Lagos temperature scenarios


We used the Linux command-line tools ncks and ncdump, which are part of the netcdf-bin package on Debian and netcdf on Homebrew. Install this in the normal way.

We downloaded modelled daily maximum near-surface air temperatures (variable name tasmax) from the Canadian Centre for Climate Modelling and Analysis.

The model data we are using is the CanRCM4-AFR-44 data. This is a regional climate model for the African region at a 50km grid resolution. Because this is a large-scale model, the granularity of the estimates should not be overstated, either on a temporal or spatial dimension.

We use the RCP4.5 run, based on a central emissions pathway.

We will average the "daily" figures over five years to provide broad-brush illustrative temperature examples for the Lagos area.

Scenario 1: "Present day" temperatures

The "present day" temperatures are based on the 2016-2020 file.

  1. Download data as .nc file.

  2. Run ncks to extract the grid square we want:

ncks -v tasmax -d rlon,3.3841 -d rlat,6.4550
  1. Run ncdump to turn the nc file into a text file.
ncdump > tasmax_lagos_2016_2020.txt

As there is no off-the-shelf way to turn the text file into a CSV, simply copy and paste the daily values into a spreadsheet.

We then calculate the mean average over 5 years for each calendar day of the year.

Scenario 2: Future temperatures

We repeat the steps above for 2046-2050 data.

Scenario 3: With humidity factor.

We download the Near-Surface Specific Humidity (huss) and Surface Air Pressure (ps) variables for the same time periods. These will allow us to calculate the Relative Humidity, which can be combined with the temperature to indicate a notional Heat Index ("feels like") temperature.

The daily maximum temperatures and maximum humidity will not necessarily coincide, meaning our estimates could be on the high side. However, as a broad indication of possible humidity effects it is sufficiently rigorous.

The formula for Relative Humidity was sourced from the Earth Science Stack Exchange.

We then apply a formula from the US National Oceanic and Atmospheric Administration to calculate the Heat Index temperature according to the Rothfusz regression.

Output data

The final output data used in the visualisation can be found here.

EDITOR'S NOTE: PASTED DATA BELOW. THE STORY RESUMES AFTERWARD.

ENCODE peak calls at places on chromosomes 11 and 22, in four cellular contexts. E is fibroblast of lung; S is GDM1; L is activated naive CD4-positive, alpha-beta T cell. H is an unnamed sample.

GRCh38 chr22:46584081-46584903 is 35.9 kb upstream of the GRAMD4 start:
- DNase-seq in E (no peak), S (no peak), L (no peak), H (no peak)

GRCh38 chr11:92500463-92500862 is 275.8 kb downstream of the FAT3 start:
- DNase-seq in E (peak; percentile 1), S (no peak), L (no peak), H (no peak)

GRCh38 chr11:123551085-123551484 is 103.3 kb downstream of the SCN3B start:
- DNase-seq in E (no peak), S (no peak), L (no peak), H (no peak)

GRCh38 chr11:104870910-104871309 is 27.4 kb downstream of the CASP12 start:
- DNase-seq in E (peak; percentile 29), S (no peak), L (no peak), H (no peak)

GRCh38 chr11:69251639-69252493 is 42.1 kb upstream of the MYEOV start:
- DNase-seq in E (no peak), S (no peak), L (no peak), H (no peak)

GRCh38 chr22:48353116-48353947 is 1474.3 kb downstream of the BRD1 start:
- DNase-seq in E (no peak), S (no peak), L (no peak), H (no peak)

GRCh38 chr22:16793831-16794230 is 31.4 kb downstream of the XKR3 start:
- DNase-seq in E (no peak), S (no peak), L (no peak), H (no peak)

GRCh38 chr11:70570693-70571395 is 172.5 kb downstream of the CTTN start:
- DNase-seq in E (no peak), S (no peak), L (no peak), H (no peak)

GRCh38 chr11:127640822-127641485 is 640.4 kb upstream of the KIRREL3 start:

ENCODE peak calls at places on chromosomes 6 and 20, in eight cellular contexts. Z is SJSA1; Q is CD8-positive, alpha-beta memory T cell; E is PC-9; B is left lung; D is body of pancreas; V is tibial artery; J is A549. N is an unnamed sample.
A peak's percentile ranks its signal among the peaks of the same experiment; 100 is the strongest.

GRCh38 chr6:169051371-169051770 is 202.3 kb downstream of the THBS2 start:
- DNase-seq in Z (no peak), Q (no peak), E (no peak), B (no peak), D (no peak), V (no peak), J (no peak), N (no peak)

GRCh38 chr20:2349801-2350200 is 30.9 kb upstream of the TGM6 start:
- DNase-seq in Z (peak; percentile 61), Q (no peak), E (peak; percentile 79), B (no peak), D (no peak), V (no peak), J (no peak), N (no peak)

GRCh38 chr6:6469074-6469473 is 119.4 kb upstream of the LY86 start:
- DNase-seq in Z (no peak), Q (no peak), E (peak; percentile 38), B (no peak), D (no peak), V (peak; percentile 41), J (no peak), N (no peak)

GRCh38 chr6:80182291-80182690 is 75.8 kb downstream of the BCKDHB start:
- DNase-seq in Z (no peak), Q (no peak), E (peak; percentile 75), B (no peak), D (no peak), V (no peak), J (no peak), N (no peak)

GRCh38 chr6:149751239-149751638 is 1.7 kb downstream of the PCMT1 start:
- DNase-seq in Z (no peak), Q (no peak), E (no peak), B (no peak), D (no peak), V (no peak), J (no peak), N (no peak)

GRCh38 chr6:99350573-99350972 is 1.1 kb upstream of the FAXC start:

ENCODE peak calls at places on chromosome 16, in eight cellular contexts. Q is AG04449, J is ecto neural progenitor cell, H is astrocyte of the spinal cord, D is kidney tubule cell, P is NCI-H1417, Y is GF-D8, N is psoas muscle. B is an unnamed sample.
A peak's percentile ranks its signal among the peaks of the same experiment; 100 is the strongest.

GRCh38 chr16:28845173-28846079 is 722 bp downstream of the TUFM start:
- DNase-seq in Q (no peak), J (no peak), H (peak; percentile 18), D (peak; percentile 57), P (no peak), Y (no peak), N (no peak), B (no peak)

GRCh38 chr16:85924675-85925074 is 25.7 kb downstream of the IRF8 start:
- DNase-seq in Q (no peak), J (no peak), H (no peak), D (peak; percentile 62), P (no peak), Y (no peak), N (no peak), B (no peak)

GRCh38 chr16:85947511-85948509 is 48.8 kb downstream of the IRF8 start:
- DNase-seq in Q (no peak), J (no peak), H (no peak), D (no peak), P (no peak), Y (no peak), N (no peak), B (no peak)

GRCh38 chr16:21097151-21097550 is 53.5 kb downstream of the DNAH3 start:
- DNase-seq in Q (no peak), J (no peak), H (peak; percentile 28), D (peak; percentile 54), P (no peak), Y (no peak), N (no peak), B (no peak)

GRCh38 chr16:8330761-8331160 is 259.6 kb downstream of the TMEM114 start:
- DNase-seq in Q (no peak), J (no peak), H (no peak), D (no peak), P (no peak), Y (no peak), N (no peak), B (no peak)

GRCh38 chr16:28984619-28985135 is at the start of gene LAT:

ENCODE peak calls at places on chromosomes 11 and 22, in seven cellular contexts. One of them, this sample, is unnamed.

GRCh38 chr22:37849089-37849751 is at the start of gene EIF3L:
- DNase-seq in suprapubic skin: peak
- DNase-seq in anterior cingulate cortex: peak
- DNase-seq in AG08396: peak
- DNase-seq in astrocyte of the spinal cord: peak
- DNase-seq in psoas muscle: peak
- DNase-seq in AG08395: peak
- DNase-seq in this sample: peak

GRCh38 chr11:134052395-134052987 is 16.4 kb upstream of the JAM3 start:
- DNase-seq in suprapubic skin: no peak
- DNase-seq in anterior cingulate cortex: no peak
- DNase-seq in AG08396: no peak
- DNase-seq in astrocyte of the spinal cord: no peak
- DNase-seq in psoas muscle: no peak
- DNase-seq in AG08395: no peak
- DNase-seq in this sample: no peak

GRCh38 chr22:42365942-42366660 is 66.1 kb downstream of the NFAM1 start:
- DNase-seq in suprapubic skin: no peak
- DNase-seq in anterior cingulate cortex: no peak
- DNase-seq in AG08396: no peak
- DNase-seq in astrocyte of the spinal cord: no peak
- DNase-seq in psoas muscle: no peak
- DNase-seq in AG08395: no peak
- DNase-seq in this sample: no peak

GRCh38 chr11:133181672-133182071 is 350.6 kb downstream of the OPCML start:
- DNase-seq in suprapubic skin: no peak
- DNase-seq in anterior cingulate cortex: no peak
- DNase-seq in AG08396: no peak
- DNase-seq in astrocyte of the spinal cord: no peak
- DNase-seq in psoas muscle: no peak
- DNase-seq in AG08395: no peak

Waste production in Kampala

The figures for waste production in Kampala in 2011 compared to 2017 originate from a joint study by Western Syndey University and Makerere University.

Traffic and planned bus lines in Dar es Salaam

The traffic situation was derived from the "Dar es Salaam Transport Policy and System Development Master Plan" produced by Tanzanian authorities with help of the Japan International Cooperation Agency (JICA) in 2008. Although from 2008, this document comprises the most recent and comprehensive data on the traffic situation in Dar es Salaam and is guiding offical transportation policy developments up to 2030, according to a 2017 World Bank Report.

For our analysis we chose to derive the traffic situation from Figure 5.2.51 (p.34) highlighting the morning peak hours, given that greater economic damage occurs if people get late to work due to traffic jams than if people get late home. The study differentiates between seven different travel speed categories. For our story, we included the category where the average travel speed in the morning peak hours is between 0 and 10 km/h. Additionally we grouped the category 10-20 and 20-30 km/h into a second category displayed.

The status of planned/existing bus lines were taken from a brochure by the Dar Rapid Transit Agency (DART). The pdf file includes a map outlining where bus lines are supposed to operate and in what phases they are supposed to be built. Information on what phases are already implemented was taken from the official Bus Rapid Transit (BRT) website, that states so far only phase one is listed as operating.